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Configure Pi Hole for DNS Over TLS

Protect your DNS traffic from snooping with DoT



Pi-hole Logo

Pi-hole is a wonderful program for both technical and non-technical users to run a local DNS caching server, allowing you to block malicious and ad-serving domains. One of the fundamental flaws of DNS is the lack of encryption or integrity, which allows your ISP to snoop DNS traffic or spoof a DNS response. DNS-over-TLS will not completely solve these problems (see the end of this tutorial), but it provides a step in the right direction. Let’s get started.

Pi-hole uses dnsmasq as it’s DNS server. To use DoT, we will actually need to run an additional DNS server, Unbound, that provides this feature. To install on a debian-based system, run the following:

sudo apt install unbound

Once installed, navigate to the Unbound configuration folder at /etc/unbound/unbound.conf.d/. Create a new file named pi-hole.conf, and paste the following content:

## DNS Over TLS, Simple ENCRYPTED recursive caching DNS, TCP port 853
## unbound.conf – original at https://calomel.org/unbound_dns.html
# edited by bartonbytes.com
server:
access-control: 127.0.0.0/8 allow
cache-max-ttl: 14400
cache-min-ttl: 600
do-tcp: yes
hide-identity: yes
hide-version: yes
interface: 127.0.0.1
minimal-responses: yes
prefetch: yes
qname-minimisation: yes
rrset-roundrobin: yes
ssl-upstream: yes
use-caps-for-id: yes
verbosity: 1
port: 5353
#
forward-zone:
name: “.”
forward-addr: 9.9.9.9@853 # quad9.net primary
forward-addr: 1.1.1.1@853 # cloudflare primary
forward-addr: 149.112.112.112@853 # quad9.net secondary
forward-addr: 1.0.0.1@853 # cloudflare secondary

You’ll notice that this DNS server is configured to be accessible only on the local machine. It will open up port 5353. The config file includes the Quad9 and Cloudflare upstream DNS servers, which you can change or add to if necessary.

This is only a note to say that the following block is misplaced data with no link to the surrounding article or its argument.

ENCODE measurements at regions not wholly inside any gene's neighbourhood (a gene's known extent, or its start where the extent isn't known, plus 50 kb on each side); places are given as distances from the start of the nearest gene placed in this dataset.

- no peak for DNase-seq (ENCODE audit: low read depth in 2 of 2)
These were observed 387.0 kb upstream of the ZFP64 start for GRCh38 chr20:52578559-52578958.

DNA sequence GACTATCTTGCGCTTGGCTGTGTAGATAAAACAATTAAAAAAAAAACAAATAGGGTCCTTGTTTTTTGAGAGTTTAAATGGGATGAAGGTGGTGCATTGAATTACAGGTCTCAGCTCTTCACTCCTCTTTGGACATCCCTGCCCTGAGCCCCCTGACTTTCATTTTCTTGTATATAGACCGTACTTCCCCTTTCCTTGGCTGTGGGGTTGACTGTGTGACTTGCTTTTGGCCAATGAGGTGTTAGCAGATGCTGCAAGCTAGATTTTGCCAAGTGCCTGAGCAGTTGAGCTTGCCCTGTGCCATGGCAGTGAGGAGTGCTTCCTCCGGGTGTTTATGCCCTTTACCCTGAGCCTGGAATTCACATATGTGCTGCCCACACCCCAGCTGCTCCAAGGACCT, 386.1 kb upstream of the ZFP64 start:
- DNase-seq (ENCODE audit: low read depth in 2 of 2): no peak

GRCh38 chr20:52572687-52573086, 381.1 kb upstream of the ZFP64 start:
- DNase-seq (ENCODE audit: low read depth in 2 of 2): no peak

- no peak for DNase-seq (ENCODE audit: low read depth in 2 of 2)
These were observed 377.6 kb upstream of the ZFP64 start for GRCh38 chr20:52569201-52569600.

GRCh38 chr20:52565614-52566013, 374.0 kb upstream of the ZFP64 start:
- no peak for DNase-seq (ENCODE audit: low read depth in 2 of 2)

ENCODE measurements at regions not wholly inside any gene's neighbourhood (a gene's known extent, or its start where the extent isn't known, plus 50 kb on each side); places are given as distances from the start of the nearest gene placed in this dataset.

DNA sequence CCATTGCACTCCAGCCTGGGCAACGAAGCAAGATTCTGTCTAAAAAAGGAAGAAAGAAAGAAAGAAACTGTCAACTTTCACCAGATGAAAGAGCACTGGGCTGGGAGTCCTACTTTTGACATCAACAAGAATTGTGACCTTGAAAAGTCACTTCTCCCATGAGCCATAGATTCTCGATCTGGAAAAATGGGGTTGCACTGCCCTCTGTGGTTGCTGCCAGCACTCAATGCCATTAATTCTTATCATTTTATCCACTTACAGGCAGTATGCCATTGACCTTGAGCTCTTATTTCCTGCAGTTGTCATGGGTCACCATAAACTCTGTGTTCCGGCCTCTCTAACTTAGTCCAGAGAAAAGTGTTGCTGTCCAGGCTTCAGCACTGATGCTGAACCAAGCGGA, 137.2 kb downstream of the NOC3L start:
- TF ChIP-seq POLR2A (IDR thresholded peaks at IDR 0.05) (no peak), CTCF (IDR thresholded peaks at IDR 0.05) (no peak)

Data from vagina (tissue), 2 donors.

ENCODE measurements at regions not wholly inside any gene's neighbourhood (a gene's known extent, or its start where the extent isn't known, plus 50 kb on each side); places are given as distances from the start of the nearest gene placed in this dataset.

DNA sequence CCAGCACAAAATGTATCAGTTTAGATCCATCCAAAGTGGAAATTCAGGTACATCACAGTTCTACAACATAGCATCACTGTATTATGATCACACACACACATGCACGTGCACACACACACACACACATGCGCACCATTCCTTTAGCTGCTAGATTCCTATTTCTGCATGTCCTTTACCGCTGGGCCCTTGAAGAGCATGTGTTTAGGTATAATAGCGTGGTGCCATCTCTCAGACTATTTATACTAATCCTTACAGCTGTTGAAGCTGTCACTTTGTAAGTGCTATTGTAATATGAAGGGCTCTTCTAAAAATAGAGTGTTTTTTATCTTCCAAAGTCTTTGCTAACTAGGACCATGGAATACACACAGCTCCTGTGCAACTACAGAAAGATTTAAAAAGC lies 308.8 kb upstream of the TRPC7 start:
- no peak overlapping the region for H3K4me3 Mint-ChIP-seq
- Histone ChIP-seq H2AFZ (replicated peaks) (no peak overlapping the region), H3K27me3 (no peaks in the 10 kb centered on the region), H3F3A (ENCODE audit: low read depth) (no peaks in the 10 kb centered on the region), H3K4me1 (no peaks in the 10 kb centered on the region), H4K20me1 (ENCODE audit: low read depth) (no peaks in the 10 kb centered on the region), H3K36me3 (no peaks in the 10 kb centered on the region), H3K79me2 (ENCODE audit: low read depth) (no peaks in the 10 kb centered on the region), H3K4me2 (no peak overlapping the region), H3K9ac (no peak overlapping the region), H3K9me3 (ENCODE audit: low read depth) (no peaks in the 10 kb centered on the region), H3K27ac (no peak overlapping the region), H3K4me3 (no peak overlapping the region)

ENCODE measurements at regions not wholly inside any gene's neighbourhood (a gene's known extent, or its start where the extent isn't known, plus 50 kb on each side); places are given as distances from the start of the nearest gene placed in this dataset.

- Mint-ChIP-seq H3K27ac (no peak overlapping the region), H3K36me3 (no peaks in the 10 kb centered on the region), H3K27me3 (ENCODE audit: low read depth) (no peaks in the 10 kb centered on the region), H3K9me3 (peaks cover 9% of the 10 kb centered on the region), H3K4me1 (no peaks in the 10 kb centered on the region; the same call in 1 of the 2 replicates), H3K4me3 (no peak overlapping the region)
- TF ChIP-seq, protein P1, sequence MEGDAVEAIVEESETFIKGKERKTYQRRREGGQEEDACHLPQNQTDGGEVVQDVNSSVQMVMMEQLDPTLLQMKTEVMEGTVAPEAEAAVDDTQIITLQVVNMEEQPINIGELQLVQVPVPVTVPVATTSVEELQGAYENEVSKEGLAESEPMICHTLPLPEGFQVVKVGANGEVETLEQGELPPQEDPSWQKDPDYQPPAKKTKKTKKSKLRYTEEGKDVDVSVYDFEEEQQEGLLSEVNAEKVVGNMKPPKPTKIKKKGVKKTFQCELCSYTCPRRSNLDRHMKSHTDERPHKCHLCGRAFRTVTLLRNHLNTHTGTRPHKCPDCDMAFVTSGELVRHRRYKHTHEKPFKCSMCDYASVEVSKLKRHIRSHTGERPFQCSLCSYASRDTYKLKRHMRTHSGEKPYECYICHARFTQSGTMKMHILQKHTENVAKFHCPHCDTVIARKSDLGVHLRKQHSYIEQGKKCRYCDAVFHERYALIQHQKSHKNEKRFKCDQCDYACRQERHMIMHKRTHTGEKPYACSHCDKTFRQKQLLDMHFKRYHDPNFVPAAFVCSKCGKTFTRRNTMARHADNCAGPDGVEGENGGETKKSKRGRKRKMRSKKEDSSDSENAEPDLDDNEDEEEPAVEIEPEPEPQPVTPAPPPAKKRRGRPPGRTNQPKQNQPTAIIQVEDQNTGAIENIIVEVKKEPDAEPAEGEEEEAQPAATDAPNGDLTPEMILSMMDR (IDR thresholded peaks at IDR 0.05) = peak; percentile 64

Make sure that Unbound is running: sudo systemctl start unbound && sudo systemctl enable unbound

To test that Unbound can fulfill your DNS requests, run the following dig command. If dig is not installed, run sudo apt install dnsutils -y

dig @127.0.0.1 example.com -p 5353

Now, we need to tell Pi-hole’s dnsmasq to use this local port as it’s upstream DNS server. Due to a bug in the Pi-hole web application, this must be done directly in the configuration file, found at /etc/pihole/setupVars.conf.

Locate the line PIHOLE_DNS_1=, and change it to the following:

PIHOLE_DNS_1=127.0.0.1#5353

Remove any other PIHOLE_DNS lines in the file. Now we can restart Pi-hole:

sudo systemctl restart pihole-FTL

… and voila! The upstream DNS requests sent from your Pi-hole will be encrypted using TLS.

As mentioned earlier, DNS-over-TLS is not a perfect solution to your privacy concerns. No matter how you protect your DNS traffic, the name of the websites that you visit will still be visible in the SNI of your HTTPS traffic, allowing your ISP (and any other intermediary) to view it. DoT somewhat protects integrity by preventing intermediaries from manipulating your DNS requests or their responses. However, you are still trusting the upstream DNS server- in our case, Quad9 and Cloudflare- to provide the correct responses.

Another option to secure DNS traffic is DNS-over-HTTPS. I chose DoT because the cloudflared program would not work on my Raspberry Pi 1 Model B+. DoH has the advantage of being harder to block or detect, because the DNS traffic is encapsulated inside of HTTPS traffic destined for port 443. This is also a slight disadvantage due to the additional traffic overhead of the HTTPS headers, which makes DoH somewhat slower than DoT.


Written on Aug 2, 2018.